We are troubled by a few other aspects of the letter. First, HHS’ intention to expedite waiver approvals and extensions may roll back important public input and evaluation requirements that have supported a fair and transparent waiver approval process. Second, a willingness to approve state waiver requests that replicate approvals in other states is troubling, since 1115 waivers are meant to be temporary demonstrations to test different approaches to providing Medicaid services. HHS should assess the impact of a waiver provision on access to care for beneficiaries in a single state, before approving it across the board.

Finally, the letter expresses an incorrect view that childless adults are not “vulnerable” and do not fit in with the mission of the Medicaid program. In fact, these low-income adults have experienced a historic lack of access to affordable health care, fluctuating income and language and cultural barriers, and thus, are appropriately served by Medicaid. Covering more adults under Medicaid has benefitted state budgets, consumer health and hospitals. Rolling back these gains would be detrimental.

Trump HHS Commits to Combatting Opioid Epidemic, But There’s a Catch

Medicaid is a critical source of coverage for adults with substance use disorders (SUD). For instance, almost 500,000 individuals (most who were previously uninsured) in Ohio have received  treatment for mental illness or substance misuse under the state’s expansion of Medicaid. HHS’ letter commits to continuing the important work begun in the Obama administration to enhance Medicaid services for SUD and improve access to comprehensive substance abuse treatment. For instance, HHS plans to continue the Medicaid Innovation Accelerator Program that provides technical assistance to states in enhancing SUD services. We hope that HHS continues the previous administration’s explicit support of waivers that contained a specific set of evidence-based measures including Screening, Brief Intervention and Referral to Treatment (SBIRT), integration with primary care, recovery support services, and medication-assisted treatment. Of course, the proof of HHS’ commitment will be in what state proposals they eventually support.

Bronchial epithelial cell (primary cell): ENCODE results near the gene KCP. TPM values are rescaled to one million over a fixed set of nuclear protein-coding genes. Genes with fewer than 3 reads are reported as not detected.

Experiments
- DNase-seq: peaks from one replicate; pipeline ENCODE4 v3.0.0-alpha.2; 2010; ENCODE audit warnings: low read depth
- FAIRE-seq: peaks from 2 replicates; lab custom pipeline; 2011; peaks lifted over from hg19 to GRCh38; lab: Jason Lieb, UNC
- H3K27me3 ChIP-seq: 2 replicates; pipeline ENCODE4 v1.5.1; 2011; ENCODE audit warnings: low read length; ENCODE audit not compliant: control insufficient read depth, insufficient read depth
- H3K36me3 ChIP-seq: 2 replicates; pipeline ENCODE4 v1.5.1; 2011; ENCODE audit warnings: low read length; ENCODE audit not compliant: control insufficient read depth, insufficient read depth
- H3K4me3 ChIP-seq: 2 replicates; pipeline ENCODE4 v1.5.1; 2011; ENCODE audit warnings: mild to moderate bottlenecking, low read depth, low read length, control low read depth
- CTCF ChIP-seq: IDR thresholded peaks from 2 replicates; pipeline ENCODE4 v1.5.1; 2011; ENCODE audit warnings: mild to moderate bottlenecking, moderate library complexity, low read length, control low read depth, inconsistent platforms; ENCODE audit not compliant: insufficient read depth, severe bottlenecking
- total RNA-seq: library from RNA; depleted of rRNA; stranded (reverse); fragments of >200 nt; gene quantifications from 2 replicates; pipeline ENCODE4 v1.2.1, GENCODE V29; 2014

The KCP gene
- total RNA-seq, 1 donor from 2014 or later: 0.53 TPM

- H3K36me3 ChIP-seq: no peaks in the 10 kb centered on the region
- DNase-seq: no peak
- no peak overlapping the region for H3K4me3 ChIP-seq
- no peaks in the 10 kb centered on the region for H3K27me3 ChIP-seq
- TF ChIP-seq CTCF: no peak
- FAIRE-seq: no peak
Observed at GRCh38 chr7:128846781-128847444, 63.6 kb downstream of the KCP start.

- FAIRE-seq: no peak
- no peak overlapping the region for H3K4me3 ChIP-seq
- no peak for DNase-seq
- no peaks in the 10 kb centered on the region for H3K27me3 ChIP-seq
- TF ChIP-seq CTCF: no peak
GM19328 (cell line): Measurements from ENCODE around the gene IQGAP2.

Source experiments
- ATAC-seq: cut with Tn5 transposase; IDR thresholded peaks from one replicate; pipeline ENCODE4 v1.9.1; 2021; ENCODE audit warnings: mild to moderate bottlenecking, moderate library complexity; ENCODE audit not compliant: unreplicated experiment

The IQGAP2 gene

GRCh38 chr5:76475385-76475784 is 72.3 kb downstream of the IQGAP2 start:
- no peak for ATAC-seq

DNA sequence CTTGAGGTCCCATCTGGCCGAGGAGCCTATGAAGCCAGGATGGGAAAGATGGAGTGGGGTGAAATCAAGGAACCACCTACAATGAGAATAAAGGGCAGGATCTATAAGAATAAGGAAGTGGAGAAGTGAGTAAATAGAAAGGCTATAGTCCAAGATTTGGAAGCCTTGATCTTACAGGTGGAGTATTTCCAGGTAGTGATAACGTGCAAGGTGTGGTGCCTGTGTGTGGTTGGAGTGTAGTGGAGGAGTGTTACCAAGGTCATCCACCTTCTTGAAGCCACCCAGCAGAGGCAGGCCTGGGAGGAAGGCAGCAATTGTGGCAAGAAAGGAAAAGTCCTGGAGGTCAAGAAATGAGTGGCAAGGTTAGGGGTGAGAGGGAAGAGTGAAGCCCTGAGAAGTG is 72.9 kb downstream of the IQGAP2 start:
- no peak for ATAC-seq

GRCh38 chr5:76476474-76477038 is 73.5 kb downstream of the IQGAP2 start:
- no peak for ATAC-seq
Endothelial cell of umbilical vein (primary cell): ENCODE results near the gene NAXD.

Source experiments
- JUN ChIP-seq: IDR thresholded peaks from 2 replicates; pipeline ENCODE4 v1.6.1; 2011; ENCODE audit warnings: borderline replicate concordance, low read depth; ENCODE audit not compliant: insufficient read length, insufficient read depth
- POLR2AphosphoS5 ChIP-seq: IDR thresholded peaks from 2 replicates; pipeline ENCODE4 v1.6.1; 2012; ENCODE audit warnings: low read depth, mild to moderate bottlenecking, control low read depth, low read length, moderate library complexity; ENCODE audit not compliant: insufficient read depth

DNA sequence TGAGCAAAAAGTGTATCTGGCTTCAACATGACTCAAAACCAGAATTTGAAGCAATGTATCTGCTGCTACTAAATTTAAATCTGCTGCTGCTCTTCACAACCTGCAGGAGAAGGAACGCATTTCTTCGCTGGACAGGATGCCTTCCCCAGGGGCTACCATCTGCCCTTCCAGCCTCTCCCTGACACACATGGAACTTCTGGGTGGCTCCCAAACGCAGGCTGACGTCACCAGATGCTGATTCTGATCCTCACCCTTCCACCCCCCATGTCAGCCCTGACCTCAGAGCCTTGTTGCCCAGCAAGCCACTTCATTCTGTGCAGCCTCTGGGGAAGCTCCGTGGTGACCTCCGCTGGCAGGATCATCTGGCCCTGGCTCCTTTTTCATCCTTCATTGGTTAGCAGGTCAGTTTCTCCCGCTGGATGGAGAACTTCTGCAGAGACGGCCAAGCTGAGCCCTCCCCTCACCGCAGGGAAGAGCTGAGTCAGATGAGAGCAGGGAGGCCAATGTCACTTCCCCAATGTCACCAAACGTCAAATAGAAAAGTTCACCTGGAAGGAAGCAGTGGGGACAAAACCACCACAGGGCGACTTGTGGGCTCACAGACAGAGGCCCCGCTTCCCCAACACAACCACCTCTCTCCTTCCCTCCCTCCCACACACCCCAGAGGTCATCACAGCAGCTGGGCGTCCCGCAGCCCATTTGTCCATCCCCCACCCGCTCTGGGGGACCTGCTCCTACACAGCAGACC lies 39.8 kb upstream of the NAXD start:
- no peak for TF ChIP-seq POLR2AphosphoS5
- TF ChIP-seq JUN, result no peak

However, HHS Secretary Price’s support of ACA repeal and cutting federal Medicaid payments is at odds with the letter’s promise to address opioid addiction. The latest ACA repeal bill would jeopardize an estimated 1.3 million Americans with substance use disorders or mental illness who have received treatment through Medicaid expansion.

Allowing States to Assess Their Own Compliance on Home and Community-Based Services